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Grupo MedLegal® > Blog > Personal Injury > What should I do if I’ve been bitten by a dog?

What should I do if I’ve been bitten by a dog?

Dog bites

Dogs are the animals we’re most likely to find living with humans. They’re the species that best adapts to living with a family, and have been called man’s best friend. Their evolution through the millennia has run parallel to humanity’s. We could call the taming of the dog a “human accomplishment” almost as significant as the use of fire or the invention of prehistoric tools.

According to archeologists, dogs were domesticated and living with humans as far back as 31,700 years ago.

However, we recognize that just like every animal, a dog has instincts of self-preservation and survival which can often lead to incidents such as dog bites.

Why do dogs bite?

Regardless of their size or breed, dogs can bite at any time. Two factors influence whether or not a dog is likely to exhibit this behavior: training and socialization of the animal. A dog can bite repeatedly, especially when it comes in contact with strangers.

When a dog bites, it doesn’t mean it’s a bad animal. It may bite because

  • It feels threatened or cornered.
  • It has been physically attacked.
  • It has not been adequately trained.
  • It gets involved in a fight with another dog.
  • It wants to show dominance and control its “possessions.”
  • It is afraid.
  • It has been a victim of sparring.
  • It has been used in dogfighting.
  • It is playing in an inappropriate way, as with another dog.

No matter what the dog’s motive is, if a dog bites us, it’s clearly not our fault as long as we’ve treated the dog with respect and caution, especially if the dog is unfamiliar with us.

First of all, it is the responsibility of the pet’s owner to keep it on a leash when it is out. In the second place, it is our responsibility to keep our distance and be cautious around an animal that isn’t on a leash.

What should I do if a dog tries to bite me?

First, remain calm and quiet. If the dog looks like it wants to bite, don’t shout or aggravate it; this will scare and excite the animal more.

The main thing is to try to remove yourself from the situation that is provoking the dog. If there’s no way out, you can try to distract the dog’s attention, maybe by dragging something along the ground or tossing food to the dog, if you have any.

I’ve been bitten by a dog. What should I do?

If, in spite of taking the above precautions, you’ve been bitten by a dog, you should take the following steps:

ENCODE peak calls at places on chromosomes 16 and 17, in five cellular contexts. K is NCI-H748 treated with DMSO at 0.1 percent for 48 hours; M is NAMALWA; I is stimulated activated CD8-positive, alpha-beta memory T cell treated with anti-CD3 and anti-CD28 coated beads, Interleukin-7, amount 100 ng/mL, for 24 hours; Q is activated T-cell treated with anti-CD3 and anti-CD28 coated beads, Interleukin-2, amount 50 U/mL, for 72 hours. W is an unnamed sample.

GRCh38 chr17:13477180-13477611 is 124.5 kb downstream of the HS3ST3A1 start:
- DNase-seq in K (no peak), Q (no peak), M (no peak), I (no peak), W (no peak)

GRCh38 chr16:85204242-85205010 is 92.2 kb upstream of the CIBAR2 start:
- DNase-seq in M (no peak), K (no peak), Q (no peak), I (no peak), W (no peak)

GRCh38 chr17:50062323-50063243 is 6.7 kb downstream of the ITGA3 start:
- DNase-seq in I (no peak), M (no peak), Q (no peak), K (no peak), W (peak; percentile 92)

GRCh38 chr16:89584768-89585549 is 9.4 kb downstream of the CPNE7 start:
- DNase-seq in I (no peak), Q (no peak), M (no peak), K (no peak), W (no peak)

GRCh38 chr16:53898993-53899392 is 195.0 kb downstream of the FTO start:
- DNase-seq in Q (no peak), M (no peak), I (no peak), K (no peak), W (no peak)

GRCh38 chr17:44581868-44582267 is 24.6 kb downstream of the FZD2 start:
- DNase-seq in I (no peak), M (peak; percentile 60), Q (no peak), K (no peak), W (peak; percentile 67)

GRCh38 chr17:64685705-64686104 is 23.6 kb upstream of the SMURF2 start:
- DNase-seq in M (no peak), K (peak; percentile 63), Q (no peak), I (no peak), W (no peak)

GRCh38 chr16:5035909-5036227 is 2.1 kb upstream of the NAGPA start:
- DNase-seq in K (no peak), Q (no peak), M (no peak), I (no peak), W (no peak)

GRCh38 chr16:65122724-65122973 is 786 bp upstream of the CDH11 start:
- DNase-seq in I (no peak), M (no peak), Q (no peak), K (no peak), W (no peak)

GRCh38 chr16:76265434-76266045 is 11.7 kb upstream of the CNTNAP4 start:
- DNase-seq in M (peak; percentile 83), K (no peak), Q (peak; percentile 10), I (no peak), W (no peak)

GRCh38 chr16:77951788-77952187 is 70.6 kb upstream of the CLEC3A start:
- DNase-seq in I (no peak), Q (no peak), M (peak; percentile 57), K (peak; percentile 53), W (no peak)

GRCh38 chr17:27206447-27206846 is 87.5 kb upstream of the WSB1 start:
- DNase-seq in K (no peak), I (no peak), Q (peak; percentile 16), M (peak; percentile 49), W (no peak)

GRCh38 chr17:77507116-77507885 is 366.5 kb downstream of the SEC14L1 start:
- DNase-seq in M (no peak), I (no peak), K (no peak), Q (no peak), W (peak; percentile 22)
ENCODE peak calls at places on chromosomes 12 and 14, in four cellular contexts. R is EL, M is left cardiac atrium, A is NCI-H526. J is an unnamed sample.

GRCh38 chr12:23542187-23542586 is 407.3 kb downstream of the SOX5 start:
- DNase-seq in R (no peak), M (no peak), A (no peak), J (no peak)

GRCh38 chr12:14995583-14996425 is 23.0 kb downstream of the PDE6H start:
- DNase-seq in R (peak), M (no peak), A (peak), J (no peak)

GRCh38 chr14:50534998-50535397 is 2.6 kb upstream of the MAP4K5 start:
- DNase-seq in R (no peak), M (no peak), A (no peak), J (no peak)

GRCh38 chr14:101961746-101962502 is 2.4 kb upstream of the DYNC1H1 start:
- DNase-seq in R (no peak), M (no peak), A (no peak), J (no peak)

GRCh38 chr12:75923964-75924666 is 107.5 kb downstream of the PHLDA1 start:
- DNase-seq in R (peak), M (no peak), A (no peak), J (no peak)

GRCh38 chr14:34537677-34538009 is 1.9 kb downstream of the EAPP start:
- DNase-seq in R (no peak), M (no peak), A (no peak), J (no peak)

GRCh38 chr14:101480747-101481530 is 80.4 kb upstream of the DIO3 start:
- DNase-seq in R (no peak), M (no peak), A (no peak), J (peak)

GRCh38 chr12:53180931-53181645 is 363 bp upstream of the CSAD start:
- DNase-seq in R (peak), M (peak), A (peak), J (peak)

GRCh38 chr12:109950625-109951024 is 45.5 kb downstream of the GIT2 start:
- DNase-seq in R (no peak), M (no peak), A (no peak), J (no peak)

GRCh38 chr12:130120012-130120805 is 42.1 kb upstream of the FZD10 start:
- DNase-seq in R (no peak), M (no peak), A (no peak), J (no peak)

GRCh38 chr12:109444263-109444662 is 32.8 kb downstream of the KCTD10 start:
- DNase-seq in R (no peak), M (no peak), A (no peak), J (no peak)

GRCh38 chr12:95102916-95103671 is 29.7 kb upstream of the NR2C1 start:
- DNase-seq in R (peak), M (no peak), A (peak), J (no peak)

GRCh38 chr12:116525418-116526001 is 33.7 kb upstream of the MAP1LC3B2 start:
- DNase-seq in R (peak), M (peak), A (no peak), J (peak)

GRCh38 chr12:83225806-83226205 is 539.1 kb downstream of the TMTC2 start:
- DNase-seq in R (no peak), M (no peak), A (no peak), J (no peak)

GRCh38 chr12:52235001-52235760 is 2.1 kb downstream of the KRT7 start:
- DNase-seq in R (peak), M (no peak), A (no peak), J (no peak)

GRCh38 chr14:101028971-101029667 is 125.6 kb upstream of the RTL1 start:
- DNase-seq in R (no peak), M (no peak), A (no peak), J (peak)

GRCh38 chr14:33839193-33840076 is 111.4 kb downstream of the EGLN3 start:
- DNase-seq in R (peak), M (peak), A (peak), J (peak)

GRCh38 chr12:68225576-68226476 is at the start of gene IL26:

1. Wash the wound out thoroughly with soap and water if it’s superficial or not deep in order to eliminate any dirt or germs that may be in the wound. If the wound is large or serious looking, cover it with a sterile bandage after washing to prevent loss of blood.
  2. Get medical help. Dogs have a lot of bacteria in their mouths which can cause infection and your doctor will likely prescribe antibiotics.
  3. Your doctor should also administer a rabies vaccine, especially if the dog was a stray or its state of health is unknown.

Effects of a dog bite.

A dog bite can have different results depending on the situation and the person who’s been bitten.

If you’ve been bitten in a public space, you have the right to sue for compensation. You should talk to a lawyer who is an expert in dog bites. Remember that you must act responsibly and be straightforward; if the dog was properly leashed or muzzled and you risked approaching it, you cannot demand compensation.

If you were bitten by a stray dog without an owner, you should call your local animal control agency or other agency like the humane society or a shelter, or the police. Don’t put others, as well as the animal, at risk by not reporting the incident.

Be cautious. A study done by DogBites.org showed that there are 4.5 million dog bites in the United States every year. In 2015 a third of the victims were visiting the owner of the dog when the bite occurred. And 89% of victims were under the age of 9.

It’s important to stay informed and alert.

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This Blog is made available by Grupo MedLegal for informational purposes only and does not provide legal or medical advice. The information provided on the Blog should not be used as a substitute for competent legal or medical advice from a licensed professional.

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